I will give an overview our recent work on semantic visual interpretation based on image segmentation techniques. Differently from existing bag-of-words or regular-grid description methods that bypass image segmentation entirely, and unlike methods that segment images and recognize objects by detecting known object parts or fusing superpixel maps by means of random field models, we will explore interpretation strategies based on multiple figure-ground segmentations. Central to our approach is a recent combinatorial parametric max flow methodology (CPMC) that can explore, exactly, a large space of object layout hypotheses constrained at different image locations and spatial scales, in polynomial time. Once a potentially large ensemble of such hypotheses is obtained, we show that it is possible to distill and diversify a pool of a few hundred elements, at minimal loss of accuracy, by training category-independent models to predict how well each segment hypothesis exhibits real world regularities based on mid-level properties like boundary smoothness, Euler-number or convexity. I will show that such a simple combinatorial strategy operating on only low-level and mid-level features can generate segments that cover entire objects or parts in images with high probability and good accuracy, as empirically measured on most existing segmentation benchmarks. Moreover, the figure-ground segment pool can be now used within a sliding-segment- as opposed to sliding window – strategy, and in conjunction with second-order pooled region descriptions, for object detection, semantic segmentation or monocular 3d human pose reconstruction. A proof of concept system based on such principles has been demonstrated in the PASCAL VOC semantic segmentation challenge where it was top-ranked over the past four editions.
Joint work with J. Carreira, A. Ion, C. Ionescu, F. Li.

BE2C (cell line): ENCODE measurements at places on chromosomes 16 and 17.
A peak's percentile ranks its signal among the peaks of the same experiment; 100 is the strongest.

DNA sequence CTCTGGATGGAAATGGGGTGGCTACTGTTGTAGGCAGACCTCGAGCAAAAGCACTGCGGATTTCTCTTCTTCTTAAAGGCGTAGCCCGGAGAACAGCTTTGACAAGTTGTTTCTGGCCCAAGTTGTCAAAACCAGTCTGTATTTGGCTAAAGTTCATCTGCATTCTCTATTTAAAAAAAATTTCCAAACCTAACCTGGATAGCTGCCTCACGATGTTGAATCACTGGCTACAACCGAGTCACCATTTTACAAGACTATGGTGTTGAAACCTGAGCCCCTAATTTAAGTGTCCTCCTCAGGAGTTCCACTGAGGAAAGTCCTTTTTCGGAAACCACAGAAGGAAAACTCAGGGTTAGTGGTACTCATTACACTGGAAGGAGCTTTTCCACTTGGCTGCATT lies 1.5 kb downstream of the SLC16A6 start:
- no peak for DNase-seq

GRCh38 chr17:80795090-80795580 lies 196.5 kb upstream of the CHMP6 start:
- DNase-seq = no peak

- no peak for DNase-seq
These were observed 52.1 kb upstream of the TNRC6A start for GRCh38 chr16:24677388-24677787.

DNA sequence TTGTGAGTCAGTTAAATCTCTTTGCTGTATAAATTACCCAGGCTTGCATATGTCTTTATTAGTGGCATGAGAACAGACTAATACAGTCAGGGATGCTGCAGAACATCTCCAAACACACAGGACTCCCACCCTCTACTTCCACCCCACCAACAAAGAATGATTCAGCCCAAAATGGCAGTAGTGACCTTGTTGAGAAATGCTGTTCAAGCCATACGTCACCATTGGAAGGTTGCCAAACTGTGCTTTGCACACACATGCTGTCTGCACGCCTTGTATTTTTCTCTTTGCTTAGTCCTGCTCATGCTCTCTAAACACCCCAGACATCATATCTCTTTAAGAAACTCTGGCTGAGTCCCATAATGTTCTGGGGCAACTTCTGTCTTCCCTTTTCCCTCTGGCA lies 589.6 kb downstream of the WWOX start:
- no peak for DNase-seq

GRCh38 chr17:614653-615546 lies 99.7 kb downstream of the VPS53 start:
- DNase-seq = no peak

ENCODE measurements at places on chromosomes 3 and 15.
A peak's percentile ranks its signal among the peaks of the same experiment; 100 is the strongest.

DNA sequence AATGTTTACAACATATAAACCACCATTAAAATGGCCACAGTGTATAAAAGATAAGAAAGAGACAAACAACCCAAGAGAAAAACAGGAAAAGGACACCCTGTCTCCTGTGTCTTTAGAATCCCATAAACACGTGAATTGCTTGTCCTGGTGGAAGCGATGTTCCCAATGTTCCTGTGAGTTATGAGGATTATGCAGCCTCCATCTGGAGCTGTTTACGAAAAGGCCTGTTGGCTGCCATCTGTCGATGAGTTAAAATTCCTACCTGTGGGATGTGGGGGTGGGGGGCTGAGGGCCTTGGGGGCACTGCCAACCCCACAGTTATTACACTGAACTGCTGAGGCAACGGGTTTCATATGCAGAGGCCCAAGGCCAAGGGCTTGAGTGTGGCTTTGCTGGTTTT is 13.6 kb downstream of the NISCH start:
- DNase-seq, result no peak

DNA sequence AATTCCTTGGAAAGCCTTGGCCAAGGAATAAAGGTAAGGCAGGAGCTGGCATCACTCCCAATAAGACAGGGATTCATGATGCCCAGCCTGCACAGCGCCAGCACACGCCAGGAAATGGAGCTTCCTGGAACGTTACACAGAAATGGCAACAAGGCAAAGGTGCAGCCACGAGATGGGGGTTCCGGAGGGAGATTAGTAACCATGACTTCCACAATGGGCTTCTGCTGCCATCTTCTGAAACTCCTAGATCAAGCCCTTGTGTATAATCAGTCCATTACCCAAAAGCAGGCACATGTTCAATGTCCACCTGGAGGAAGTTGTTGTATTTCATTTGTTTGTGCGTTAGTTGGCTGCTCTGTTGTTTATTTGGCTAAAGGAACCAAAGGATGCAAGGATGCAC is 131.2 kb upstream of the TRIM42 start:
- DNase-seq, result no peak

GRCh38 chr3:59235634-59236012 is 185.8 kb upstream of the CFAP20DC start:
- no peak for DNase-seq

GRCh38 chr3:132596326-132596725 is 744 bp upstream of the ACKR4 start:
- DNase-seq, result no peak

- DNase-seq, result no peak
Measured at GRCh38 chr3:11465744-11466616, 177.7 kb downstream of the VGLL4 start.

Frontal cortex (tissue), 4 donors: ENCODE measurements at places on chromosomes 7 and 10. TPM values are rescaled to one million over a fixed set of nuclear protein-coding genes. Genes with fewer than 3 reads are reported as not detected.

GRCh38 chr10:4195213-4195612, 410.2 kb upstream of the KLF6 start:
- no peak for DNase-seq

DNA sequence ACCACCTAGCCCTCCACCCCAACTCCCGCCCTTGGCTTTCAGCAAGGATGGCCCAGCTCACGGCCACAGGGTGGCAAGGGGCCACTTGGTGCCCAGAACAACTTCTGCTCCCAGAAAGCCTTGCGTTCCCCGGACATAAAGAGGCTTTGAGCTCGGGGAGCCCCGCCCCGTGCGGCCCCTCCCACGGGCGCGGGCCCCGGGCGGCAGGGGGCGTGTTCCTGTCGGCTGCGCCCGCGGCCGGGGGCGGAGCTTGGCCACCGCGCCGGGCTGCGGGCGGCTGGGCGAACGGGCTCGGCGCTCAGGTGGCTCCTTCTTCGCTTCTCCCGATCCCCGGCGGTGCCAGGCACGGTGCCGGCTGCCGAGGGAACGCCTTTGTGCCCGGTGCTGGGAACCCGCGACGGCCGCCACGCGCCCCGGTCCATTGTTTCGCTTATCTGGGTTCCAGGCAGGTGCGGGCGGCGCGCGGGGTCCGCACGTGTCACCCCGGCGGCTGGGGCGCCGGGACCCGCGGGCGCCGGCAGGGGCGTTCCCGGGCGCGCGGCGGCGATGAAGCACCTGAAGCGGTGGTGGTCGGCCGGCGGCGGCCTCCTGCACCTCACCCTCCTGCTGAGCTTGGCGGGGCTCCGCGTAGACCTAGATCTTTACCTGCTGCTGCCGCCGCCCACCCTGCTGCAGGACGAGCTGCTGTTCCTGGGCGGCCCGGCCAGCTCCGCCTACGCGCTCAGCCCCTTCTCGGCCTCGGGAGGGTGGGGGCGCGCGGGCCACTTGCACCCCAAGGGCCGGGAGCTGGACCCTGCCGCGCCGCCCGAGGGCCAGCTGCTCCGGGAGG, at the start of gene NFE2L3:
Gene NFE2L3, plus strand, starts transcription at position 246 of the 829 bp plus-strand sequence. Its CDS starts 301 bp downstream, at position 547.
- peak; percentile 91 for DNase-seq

Cristian Sminchisescu is a Professor in the Department of Mathematics, Faculty of Engineering, at Lund University. He has obtained a doctorate in computer science and applied mathematics with specialization in imagining, vision and robotics at INRIA, France, under an Eiffel excellence doctoral fellowship, and has done postdoctoral research in the Artificial intelligence Laboratory at the University of Toronto. He holds a Professor equivalent title at the Romanian Academy and a Professor rank, status appointment at Toronto, and conducts research at both institutions. During 2004-07, he has been a Faculty member at the Toyota Technological Institute, a philanthropically endowed computer science institute located at the University of Chicago, and during 2007-2012 on the Faculty of the Institute for Numerical Simulation in the Mathematics Department at Bonn University. He is a member of the Editorial Board (Associate Editor) of IEEE Transactions for Pattern Analysis and Machine Intelligence (PAMI). He has offered tutorials on 3d tracking, recognition and optimization at ICCV and CVPR, the Chicago Machine Learning Summer School, the AEFRAI Vision School in Barcelona, and the Computer Vision summer school at ETH in Zurich. Over time, his work has been funded by the United States National Science Foundation, the Romanian Science Foundation, the German Science Foundation, and the European Commission, under a Marie Curie Excellence Grant. Cristian Sminchisescu's research goal is to train computers to `see' and interact with the world seamlessly, as humans do. His research interests are in the area of computer vision (articulated objects, 3d reconstruction, segmentation, and object and action recognition) and machine learning (optimization and sampling algorithms, structured prediction, sparse approximations and kernel methods).